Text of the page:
“Site visits, ground and aerial surveys, changes to highway layout and then the creation of a pit or housing for the tree all needs to be completed before a tree can be installed and this takes months of work. I am proud of the efforts our teams put into this each and every year and we continue to look at new ways of sustainable Christmas tree provision.

“In cases where a cut tree is installed, we have a duty to ensure that it is sourced sustainably, will continue to contribute positively to the environment while in situ and, most importantly, new saplings are planted in is place for future generations.

“We take great pride in delivering as grand a Christmas as possible for our communities while being constantly faced by a number of different challenges. It is a testament to our team’s hard work and ongoing dedication that every year we continue to deliver festive trees in time for the holidays and numerous switch-on events.”

Widely praised

The living tree project, which began in 2017, was part of a widely praised sustainability plan to ensure communities had access to a Christmas tree which would develop and grow within its adopted surroundings.

Work is now underway to reassess the living tree project and explore a number of sustainable options now available to the local authority which will guarantee sustainable and eco-friendly tree provisions for the 2022 holiday period.

‘The Blitz in Bootle: 80 Years On’ exhibition launching Friday 26th November

photograph of destruction caused to buildings in Bootle during the May Blitz of 1941On Friday, (26th November) Sefton Library Service are unveiling a new exhibition titled ‘The Blitz in Bootle: 80 Years On’ at the town’s Strand Shopping Centre.

Seven-night Blitz

Bombing during the Second World War reached its peak in the seven-night Blitz of Thursday 1st to Wednesday 7th  May 1941, also known as the ‘May Blitz’. It was during this week that the town of Bootle became one of the most bombed places in Britain.

People are invited to attend the exhibition launch event, taking place this Friday, 26th November, from 2 pm to 3:30pm at The Esplanade, Strand Shopping Centre, Bootle.

Destruction

‘The Blitz in Bootle: 80 Years On’ features the archive collections of Stewart Bale, who was employed by The Bootle Corporation to photograph and record the destruction, as well as notes from Bootle Air Raid Precaution Officer Major Salt’s diaries.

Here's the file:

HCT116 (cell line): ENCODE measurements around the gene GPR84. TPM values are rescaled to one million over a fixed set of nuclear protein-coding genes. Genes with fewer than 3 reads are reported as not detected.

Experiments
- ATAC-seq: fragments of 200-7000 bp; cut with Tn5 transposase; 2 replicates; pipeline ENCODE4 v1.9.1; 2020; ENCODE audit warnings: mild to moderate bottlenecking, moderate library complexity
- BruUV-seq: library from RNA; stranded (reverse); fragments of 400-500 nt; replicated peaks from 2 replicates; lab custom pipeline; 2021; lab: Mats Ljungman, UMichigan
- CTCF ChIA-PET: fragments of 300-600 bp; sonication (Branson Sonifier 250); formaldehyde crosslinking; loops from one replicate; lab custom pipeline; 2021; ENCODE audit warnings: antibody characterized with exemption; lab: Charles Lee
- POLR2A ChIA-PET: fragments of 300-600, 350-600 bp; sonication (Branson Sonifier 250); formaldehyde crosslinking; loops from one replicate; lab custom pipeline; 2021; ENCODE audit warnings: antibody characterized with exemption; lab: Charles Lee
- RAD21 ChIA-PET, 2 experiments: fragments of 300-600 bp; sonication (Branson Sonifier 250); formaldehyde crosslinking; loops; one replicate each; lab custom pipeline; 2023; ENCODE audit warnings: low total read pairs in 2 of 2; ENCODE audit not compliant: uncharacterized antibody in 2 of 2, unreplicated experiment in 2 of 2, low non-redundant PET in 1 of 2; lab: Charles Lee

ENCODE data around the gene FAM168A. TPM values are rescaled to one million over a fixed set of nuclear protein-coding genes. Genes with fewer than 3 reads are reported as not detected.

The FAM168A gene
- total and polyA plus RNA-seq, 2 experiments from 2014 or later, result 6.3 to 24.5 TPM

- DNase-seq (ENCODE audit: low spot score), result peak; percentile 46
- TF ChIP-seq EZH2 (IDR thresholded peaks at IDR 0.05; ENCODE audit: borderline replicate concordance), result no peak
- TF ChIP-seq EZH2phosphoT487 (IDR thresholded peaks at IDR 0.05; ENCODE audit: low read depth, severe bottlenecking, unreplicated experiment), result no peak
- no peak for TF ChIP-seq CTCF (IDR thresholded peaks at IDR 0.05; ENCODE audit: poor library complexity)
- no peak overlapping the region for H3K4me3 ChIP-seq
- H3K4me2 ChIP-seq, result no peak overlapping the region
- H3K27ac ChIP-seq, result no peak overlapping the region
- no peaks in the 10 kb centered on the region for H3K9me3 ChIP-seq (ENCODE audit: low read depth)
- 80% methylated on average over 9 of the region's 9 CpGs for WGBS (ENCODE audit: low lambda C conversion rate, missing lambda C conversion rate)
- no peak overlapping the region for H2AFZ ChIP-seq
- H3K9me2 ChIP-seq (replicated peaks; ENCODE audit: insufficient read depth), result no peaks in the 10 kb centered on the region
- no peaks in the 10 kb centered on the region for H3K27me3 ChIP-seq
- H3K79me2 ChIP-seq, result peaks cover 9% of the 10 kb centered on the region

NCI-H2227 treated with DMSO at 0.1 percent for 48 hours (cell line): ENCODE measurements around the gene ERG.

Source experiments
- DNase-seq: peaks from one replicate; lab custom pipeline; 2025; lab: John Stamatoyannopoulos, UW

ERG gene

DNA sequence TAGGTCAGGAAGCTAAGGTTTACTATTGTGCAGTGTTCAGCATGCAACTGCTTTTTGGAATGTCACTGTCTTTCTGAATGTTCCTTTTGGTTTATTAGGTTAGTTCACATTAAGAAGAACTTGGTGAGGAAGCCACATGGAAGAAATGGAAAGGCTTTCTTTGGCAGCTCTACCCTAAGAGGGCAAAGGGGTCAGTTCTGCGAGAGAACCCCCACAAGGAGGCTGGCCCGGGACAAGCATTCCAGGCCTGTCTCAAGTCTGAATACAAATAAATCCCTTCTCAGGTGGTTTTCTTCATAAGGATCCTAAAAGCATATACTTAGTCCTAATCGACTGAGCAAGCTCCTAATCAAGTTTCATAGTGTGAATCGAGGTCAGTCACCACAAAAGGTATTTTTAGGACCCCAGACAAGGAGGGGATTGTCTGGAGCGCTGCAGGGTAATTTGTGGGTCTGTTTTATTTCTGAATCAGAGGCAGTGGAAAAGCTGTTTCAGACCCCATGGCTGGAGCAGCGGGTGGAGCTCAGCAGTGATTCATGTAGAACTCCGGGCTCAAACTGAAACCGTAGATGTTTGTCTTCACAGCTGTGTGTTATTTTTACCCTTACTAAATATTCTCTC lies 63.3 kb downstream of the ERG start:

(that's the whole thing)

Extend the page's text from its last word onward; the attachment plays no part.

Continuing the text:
Additionally, renowned photographer Jon Turton has been working with the children from Bedford Primary school and members of Bootle Library’s Local History Group to create exhibits that feature both historical and contemporary photographs of the former bomb sites. The launch event is open to everyone and people are invited to come along and explore the exhibition.

Planning and preparation

In his diaries, Major Salt recorded the planning and preparation undertaken by Bootle corporation prior to the Second World War. His diary also contains notes recording the destruction caused by the Blitz as it happened.

Stewart Bale was employed by The Bootle Corporation to record the destruction wrought on the town, so that war reparation claims could be made to re-build once the war was over.

Unyielding

Cllr Hardy, Sefton Council’s Cabinet Member for Communities and Housing, said: “Hundreds lost their lives in Bootle during the unyielding May Blitz of 1941 and this exhibition is a tribute to the people of the town and what they endured.

“I encourage everyone to visit the exhibition and explore Bootle’s wartime history.”

The ‘Blitz in Bootle: 80 Years On’ exhibition will be open at The Strand Shopping Centre on between 10:00am and 3pm on Monday 29th November, and Wednesday 1st, Thursdays 2nd and 9th, Friday 10th December. The exhibition is free, no pre-booking is required and people are welcome to drop-in during opening times.

Resilience

Cllr Hardy added:  “This exhibition is a reflection of the resilience and spirit that Bootle people showed back then and which they have again exhibited over the past 18 months during the COVID-19 pandemic.”